National recognition has been granted to a regional health alliance, supported by the University of New England (UNE), that covers six per cent of Australia’s population with programs designed to more effectively translate research into improved health outcomes.
Recognition by the National Health and Medical Research Council (NHMRC) of the Centre for Innovation in Regional Health (CIRH) confirms the Centre’s national status as a healthcare research and innovation hub that aligns clinicians and health and medical researchers across the Hunter New England, Central Coast and Mid-North Coast districts of NSW.
Research hub members include three neighbouring Local Health Districts, the Universities of New England and Newcastle, Hunter Medical Research Institute, Calvary Mater Newcastle hospital and the Hunter New England Central Coast Primary Health Network.
“We thank the NHMRC for recognising our strength in innovative research and acknowledging the unique challenges that face health service providers and researchers in regional, rural and remote Australia,” said UNE Vice-Chancellor, Professor Annabelle Duncan.
“Being an NHMRC Centre for Innovation in Regional Health will help us improve health care equity in regional health in a way that’s unprecedented in this country. We are poised to truly integrate biomedical research, population health prevention strategies and healthcare provision, with a flow-on to all Australians.”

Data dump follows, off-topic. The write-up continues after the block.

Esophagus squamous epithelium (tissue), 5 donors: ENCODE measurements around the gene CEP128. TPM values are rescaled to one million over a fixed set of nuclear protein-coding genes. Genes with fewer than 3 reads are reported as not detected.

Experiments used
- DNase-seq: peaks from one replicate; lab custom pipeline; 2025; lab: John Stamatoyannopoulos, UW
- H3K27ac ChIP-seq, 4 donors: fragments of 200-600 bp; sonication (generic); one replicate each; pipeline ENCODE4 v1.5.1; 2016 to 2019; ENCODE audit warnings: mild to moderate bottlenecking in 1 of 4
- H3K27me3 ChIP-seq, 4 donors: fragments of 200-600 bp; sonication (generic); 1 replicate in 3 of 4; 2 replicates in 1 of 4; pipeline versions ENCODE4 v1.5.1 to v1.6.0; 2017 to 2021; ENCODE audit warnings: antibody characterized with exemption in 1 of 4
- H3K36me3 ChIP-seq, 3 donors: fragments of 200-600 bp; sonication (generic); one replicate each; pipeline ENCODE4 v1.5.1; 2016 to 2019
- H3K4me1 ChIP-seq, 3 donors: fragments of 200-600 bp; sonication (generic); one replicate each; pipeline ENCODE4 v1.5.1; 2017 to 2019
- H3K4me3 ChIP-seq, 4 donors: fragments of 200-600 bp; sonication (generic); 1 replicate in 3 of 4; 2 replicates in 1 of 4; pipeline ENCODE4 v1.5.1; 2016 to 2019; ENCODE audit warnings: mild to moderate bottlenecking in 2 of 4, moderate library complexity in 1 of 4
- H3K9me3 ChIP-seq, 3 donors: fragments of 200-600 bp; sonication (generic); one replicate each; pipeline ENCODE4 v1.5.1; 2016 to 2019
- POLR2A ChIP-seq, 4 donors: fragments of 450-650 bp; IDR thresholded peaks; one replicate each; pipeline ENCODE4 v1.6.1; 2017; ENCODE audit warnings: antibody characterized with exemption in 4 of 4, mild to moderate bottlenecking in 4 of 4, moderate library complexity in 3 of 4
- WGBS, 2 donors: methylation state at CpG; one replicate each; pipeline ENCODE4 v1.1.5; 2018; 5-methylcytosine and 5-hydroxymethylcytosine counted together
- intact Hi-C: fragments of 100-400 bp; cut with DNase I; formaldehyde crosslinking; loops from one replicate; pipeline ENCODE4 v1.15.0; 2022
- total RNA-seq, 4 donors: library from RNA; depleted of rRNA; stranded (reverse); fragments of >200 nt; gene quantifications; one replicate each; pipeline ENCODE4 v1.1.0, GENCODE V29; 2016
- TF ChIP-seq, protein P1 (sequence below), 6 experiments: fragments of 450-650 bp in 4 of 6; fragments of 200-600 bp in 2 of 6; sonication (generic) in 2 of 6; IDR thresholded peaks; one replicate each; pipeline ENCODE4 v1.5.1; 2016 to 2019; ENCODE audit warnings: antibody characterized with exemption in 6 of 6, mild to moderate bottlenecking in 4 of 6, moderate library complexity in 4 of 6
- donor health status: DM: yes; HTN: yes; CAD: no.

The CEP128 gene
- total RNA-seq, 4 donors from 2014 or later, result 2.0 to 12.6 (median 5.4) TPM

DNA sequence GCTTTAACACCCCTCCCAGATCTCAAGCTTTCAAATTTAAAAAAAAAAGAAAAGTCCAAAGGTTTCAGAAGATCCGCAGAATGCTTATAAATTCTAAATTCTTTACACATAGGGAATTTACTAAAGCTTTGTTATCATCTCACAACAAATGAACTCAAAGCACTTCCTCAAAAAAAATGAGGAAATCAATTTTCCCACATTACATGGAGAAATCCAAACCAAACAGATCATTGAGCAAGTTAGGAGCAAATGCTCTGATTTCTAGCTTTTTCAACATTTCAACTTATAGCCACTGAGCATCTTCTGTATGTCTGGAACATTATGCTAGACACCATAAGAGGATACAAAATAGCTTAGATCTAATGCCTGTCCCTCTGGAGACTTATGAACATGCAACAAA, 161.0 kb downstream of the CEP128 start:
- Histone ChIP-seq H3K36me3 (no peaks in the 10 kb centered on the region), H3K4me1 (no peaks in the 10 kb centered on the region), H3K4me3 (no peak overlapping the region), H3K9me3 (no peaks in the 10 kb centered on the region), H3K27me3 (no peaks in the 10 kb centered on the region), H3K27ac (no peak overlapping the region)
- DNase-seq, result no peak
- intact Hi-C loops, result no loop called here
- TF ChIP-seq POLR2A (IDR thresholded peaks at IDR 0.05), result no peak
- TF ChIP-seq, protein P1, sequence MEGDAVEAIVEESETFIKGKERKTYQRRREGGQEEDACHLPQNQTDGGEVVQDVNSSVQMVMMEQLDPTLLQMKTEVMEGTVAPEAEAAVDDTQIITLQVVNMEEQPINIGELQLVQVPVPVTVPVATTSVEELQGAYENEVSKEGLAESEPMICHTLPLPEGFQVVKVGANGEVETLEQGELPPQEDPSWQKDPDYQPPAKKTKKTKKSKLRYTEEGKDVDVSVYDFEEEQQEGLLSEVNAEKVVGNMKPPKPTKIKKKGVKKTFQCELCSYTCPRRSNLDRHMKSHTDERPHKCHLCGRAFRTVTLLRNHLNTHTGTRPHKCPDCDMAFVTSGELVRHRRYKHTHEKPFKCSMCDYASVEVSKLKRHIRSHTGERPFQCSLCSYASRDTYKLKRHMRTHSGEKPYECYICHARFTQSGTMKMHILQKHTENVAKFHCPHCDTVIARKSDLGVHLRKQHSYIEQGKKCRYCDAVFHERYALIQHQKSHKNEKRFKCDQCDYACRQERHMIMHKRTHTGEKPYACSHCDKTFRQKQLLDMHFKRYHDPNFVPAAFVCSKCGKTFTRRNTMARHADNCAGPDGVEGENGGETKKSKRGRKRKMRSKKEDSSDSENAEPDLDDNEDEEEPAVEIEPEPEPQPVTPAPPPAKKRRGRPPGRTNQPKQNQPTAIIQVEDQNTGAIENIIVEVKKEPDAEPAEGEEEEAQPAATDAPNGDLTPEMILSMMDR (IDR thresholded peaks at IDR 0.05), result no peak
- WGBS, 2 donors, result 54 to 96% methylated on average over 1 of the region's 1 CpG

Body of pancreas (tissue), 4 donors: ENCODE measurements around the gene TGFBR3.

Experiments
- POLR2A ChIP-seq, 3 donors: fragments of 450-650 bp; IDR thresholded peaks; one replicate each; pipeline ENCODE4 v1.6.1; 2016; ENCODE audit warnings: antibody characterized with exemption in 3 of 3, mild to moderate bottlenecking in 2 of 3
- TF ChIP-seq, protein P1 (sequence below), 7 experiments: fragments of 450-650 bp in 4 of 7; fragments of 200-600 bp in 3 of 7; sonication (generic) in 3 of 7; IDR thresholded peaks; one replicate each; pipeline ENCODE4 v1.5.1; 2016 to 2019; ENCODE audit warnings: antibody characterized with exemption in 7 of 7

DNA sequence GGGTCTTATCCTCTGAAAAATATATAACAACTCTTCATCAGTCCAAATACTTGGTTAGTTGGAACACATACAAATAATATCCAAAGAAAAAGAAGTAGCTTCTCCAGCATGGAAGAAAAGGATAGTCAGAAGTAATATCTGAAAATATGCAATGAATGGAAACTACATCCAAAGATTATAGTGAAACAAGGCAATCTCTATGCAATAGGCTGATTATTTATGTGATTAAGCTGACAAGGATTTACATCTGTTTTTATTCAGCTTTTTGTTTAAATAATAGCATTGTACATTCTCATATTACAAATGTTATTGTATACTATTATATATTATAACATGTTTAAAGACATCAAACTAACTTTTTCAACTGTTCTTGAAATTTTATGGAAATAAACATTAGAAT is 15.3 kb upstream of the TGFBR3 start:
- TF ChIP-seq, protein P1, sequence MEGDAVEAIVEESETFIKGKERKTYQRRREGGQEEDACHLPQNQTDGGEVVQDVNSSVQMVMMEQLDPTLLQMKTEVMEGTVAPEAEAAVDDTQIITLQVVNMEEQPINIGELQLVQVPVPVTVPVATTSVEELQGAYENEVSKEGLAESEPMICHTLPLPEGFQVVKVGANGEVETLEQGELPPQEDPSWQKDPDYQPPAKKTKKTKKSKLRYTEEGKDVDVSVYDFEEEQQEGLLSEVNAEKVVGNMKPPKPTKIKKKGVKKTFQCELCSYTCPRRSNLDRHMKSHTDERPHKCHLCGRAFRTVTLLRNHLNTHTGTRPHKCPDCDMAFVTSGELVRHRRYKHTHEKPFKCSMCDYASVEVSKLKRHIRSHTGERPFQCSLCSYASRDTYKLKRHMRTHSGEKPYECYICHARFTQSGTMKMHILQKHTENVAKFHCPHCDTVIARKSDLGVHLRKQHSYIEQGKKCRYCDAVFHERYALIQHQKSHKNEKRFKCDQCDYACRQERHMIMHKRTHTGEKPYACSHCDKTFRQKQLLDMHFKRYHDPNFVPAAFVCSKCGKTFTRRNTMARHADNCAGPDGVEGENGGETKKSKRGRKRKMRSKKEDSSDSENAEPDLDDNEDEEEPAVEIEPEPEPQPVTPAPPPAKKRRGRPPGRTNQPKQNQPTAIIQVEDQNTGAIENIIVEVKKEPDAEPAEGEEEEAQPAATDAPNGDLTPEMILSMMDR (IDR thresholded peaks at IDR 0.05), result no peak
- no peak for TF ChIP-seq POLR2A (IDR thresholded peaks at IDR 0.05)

The Centre will capitalise on a cross-disciplinary management structure developed since the research hub was initially formed in 2014. It aims to deliver genuine “silo-breaking” programs including those for obesity prevention, enhanced diabetes management and acute stroke telemedicine.
The prestigious award by the NHMRC, announced today, recognises the strength of the research alliance and positions the Centre to capture clinical innovation and research for the benefit of rural and regional communities.
The Centre’s footprint across NSW comprises six per cent of the Australian population and 10 per cent of Australia’s Aboriginal and Torres Strait Islander population.
The research hub has previously received national and international recognition for achievements in integrated care and population health. “We are now poised to accelerate and expand our delivery of innovative, regional models of healthcare – supported by a highly engaged senior health service management, and driven by patient and clinician need,” said the partner organisations. “We will support and facilitate measurable improvements in the healthcare systems and apply academic rigour to both prevent disease and to improve the patient journey from diagnosis to treatment to recovery.”